Sunday, August 21, 2011

Omaha, Day One

People in Minnesota are fond of defaming Omaha, Nebraska. If we lose the Vikings or the Twins because we don't build them a new stadium, they say, "We'll be nothing more than a cold Omaha."

I've always thought that was an odd comparison. The presence of the Vikings and the Twins doesn't have a lot to do with why I like the Twin Cities. So maybe I would like Omaha, too?

This week I am finding out.

Arriving somewhat late on a Sunday, I haven't seen much of it yet, but I can already tell it will have its share of lovely old hand-painted signs and classic commercial architecture.

I knew about Omaha's most famous resident, the tax-loving billionaire Warren Buffett, but somehow I didn't know that it's also home to ConAgra, one of the three agribusiness giants of America. (The other two are Minnesota's Cargill and Archer Daniels Midland, based in Decatur, Illinois.)

I've written before about the recently redesigned ConAgra logo, but there it was on the headquarters sign...

Red sign with white letters and logo for ConAgra's headquarters
... and embedded in the pavement, over 30 feet wide:

ConAgra smiley symbol in white within reddish pavement
Right next to the ConAgra headquarters is a large urban green space called Heartland of America Park. It's not my favorite city park, I'd have to say -- too cut off from where the people are. You have to walk down a bunch of stairs or ramps to get to it, and I felt kind of trapped down there, walking around an obviously man-made body of water.

Large fountain in the middle of a man-made lake
This fountain in the lake shoots water up to 300 feet into the air...a possible symbol of Omaha's inferiority complex?

The park, created in 1990, sits on a site that used to be full of "jobber" warehouses in close proximity to the Missouri River. Goods would arrive there and be stored for resale throughout the region. Jobbing was one of Omaha's three main industries (along with cattle stockyards and railroads). Unfortunately, the historic buildings were all torn down in a controversial decision by the city, capitulating to ConAgra's desire for a new headquarters. I get the feeling the park was a consolation prize.

A few blocks west of the park and the ConAgra headquarters is the Old Market Historic District, which is probably similar to what Jobber's Canyon was like: blocks of brick warehouses with huge windows, connected by brick streets. Nowadays, the remaining buildings are mostly loft apartments or restaurants, with a pretty good mix of boutique retailers and a few art galleries. It's a fun area to wander around in. It's full of flowers, and even on a quiet Sunday night, there were a few musicians and performers livening up the corners.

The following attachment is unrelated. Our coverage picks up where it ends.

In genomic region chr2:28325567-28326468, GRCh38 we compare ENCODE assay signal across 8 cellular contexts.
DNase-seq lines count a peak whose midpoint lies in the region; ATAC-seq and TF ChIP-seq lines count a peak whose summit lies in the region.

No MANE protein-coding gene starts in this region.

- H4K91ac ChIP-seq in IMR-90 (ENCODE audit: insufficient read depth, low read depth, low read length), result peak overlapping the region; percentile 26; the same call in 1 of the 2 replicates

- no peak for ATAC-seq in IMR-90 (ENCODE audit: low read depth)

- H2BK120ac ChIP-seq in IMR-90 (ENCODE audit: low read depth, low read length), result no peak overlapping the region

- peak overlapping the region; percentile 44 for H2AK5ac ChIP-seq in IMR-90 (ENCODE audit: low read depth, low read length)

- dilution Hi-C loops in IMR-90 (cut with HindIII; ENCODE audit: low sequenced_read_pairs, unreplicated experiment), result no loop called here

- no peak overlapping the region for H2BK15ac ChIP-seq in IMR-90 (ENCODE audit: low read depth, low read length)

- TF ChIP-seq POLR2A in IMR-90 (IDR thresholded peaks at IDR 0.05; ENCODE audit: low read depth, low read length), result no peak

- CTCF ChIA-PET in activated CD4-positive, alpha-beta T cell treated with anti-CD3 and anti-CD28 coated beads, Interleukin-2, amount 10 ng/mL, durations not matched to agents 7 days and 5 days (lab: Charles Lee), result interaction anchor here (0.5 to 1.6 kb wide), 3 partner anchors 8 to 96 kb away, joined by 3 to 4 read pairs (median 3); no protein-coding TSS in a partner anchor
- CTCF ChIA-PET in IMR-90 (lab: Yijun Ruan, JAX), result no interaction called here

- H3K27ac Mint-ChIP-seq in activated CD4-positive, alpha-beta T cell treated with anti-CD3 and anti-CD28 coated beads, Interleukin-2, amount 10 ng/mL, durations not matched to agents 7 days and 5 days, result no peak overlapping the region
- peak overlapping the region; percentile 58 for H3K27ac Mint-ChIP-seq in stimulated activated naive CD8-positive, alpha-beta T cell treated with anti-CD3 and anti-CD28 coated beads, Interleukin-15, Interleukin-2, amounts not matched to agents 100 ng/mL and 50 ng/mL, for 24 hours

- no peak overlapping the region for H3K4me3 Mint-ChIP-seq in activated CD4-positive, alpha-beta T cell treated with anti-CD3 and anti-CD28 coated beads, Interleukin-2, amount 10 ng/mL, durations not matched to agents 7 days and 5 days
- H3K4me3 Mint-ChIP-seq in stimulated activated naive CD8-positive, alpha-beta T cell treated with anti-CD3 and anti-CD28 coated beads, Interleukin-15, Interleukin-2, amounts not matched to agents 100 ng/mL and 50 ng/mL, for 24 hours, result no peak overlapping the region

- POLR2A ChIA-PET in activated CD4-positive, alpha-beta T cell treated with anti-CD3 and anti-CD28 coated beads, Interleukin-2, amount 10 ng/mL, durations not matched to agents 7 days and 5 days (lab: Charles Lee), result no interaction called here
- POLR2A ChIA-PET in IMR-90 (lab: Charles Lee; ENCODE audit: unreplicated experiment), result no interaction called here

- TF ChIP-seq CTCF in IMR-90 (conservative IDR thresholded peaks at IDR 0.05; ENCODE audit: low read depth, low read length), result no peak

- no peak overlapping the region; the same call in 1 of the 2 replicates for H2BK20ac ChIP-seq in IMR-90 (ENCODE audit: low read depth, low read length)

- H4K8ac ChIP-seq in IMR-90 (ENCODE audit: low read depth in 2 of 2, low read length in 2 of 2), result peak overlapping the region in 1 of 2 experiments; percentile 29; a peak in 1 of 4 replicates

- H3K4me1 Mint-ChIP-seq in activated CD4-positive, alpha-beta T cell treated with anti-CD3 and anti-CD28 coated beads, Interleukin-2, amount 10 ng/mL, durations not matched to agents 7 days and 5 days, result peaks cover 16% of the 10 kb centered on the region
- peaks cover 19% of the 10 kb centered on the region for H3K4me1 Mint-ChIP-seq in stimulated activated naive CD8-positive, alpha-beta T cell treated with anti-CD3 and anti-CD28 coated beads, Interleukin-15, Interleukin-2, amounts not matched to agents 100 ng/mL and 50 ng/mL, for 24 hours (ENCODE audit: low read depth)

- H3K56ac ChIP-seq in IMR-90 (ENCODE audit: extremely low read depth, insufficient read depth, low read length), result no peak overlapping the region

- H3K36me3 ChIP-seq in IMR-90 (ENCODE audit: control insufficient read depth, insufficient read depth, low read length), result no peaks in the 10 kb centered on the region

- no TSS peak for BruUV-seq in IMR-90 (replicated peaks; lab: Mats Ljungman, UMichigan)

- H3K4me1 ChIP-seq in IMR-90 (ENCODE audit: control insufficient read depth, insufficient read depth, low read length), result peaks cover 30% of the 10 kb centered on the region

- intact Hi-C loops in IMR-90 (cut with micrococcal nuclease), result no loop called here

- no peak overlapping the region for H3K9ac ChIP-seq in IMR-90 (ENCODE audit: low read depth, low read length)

The most interesting place I've seen so far is Fairmont Antiques & Mercantile, in the Old Market area:

Sign reading Fairmont Antiques & Mercantile, Omaha's Ultimate Store - We're Famous
Its sign might sound like an exaggeration, but I'd have to say it's not. The building is part candy store (hundreds and hundreds of varieties), part soda fountain and, mostly, a mid-2oth-century collectible bazaar. Including a theater playing free movies, no kidding.

Pink Cadillac trunk full of metal radios
This pink Cadillac trunk was full of drive-in movie theater speakers.

One of the best things in the whole place was a huge collection of nonelectric pinball machines. At least, I think that's what they are.

Many colorful pinball machines on a wall
From the graphics, I would say they were from the 1930s and '40s.

More colorful pinball machines on a wall
Fairmont is the kind of store that's half museum; I got the feeling these weren't for sale.

Even more colorful pinball machines on a wall
Each one was worth studying, but there were so many of them!

Then, in an area that was marked employees-only, I saw a series of handmade buildings on top of a set of cabinets.

Handmade McDonald's building, circa 1965
Most were models of chain restaurants, like Dairy Queen or A&W, or this fun McDonald's.

White rootbeer stand building
But my favorite was Kurly's Root Beer; I would love to look at it up close. Folk art miniature buildings like these are so appealing to me. I've never understood why, but seeing them makes me indescribably happy.

Four black milk cans, each with one white letter spelling ANTI
Over the entrance to the Fairmont, the row of milk cans may have lost a few of its letters, but the remaining four make an amusing statement.

If the rest of Omaha is half as interesting as the Fairmont, it should be a good couple of days.

3 comments:

Blissed-Out Grandma said...

In the 1990s, CBS's Morley Safer called the Twin Cities a cold Omaha. He accepted an invitation to visit (spending time at a Saints game, among other things) and recanted. I thought that's where the expression originated, but MinnPost says Hubert Humphrey used it in the sense you mention, an argument for a stadium. It pops up in conversation, usually in jest.

Barbara said...

Welcome to the state of my birth! I had family in Omaha until, I think, the 80's.

May the rest of your visit continue to be interesting.

And if you get a chance, visit our state capital in Lincoln. According to my father, they built it in phases, with the money for each phase being raised FIRST. No debt. They are also the only state with a unicameral state legislature, which my father says was a financial decision also. We are apparently a frugal people, which didn't seem to stick with me when I was translated east.

Unemployed Dragon said...

I enjoyed this post, DN3. Omaha has held some fascination for me over the years as I've contemplated someday living in a smaller city. Omaha has been on my list, but I really don't know much about it. Thanks for adding to my knowledge!